So how much traffic generated that $20,000 worth of Amazon referrals? Quite a lot of clicks, it turns out 205,000 clicks:
The most purchased books
Amazon affiliates offers a neat dashboard to see what books people ended up clicking on, and buying, presenting this data in an aggregated form. Below are the most purchased books on this blog:
Other affiliate programs
Gumroad. Gumroad - together with Podia - has become a popular destination for self-publishing books. This is because both platforms offer authors to keep up to 95% of the purchase price for authors. These platforms also offer an affiliate program that's easy to set up.
Most authors offered a 30% affiliate rate. This meant that I would make ~$8 when someone bought at $24 book via a Gumroad affiliate link. In comparison, Amazon would credit me $1.08 for the same purchase through its affiliate program.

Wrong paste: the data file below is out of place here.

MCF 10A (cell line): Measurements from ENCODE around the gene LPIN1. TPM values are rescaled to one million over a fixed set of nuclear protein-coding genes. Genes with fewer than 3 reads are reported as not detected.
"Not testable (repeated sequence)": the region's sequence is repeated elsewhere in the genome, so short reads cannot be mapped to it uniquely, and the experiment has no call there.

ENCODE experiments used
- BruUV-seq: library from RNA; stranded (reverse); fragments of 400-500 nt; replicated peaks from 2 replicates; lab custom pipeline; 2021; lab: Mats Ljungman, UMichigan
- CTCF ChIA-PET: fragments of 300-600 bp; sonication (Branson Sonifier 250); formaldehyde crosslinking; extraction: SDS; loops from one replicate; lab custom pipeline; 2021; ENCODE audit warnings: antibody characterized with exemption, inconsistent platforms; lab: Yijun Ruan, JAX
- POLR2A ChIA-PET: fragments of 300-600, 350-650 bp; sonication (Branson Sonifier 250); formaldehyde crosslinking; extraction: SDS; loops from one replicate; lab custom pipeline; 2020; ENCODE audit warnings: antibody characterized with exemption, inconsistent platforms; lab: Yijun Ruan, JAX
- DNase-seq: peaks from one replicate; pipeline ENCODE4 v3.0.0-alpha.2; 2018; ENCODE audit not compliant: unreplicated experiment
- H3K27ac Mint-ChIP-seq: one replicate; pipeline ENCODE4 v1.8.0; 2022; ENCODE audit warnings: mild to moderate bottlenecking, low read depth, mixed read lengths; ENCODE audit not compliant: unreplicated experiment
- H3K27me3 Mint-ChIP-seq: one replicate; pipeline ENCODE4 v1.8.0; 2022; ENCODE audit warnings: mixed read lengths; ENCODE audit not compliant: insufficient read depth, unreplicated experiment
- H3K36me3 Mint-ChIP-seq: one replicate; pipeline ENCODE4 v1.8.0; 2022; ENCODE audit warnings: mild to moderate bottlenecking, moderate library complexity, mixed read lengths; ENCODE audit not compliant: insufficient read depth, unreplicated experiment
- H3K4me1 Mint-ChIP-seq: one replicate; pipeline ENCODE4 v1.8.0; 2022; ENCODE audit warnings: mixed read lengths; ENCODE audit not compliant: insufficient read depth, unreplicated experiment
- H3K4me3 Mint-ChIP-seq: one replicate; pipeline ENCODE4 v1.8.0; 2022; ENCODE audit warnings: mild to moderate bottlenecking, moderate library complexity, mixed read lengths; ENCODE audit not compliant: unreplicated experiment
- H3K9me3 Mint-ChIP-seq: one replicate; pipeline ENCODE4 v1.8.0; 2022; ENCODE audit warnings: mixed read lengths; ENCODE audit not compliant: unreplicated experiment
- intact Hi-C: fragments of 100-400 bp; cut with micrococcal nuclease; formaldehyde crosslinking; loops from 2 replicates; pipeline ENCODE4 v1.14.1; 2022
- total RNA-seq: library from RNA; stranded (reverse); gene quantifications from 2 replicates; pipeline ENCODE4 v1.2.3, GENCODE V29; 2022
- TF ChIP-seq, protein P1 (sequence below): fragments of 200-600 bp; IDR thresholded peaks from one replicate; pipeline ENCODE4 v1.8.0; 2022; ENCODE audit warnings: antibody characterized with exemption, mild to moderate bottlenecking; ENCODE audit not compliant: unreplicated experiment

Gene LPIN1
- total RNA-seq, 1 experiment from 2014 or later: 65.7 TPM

What I didn't like about Gumroad affiliates is how the revenue did come out of the pockets of fellow authors. A few months into having these links in place, I asked all authors to lower the commission to the lowest, 1% tier. One author refused to do so - despite me asking them multiple times - and the bulk of the revenue comes from that book.
Grammarly. Grammarly's affiliate program pays per signup. I love using Grammarly, and mentioned this tool in articles about writing, when I listed tools I would recommend.
Grammarly earned a total of $1,400 through 2,400 clicks and 450 "conversions" - which likely means signups. The bulk of these earnings came sometime in March of 2022, and I don't know what caused a spike in the earnings. Otherwise, this channel did not bring much revenue.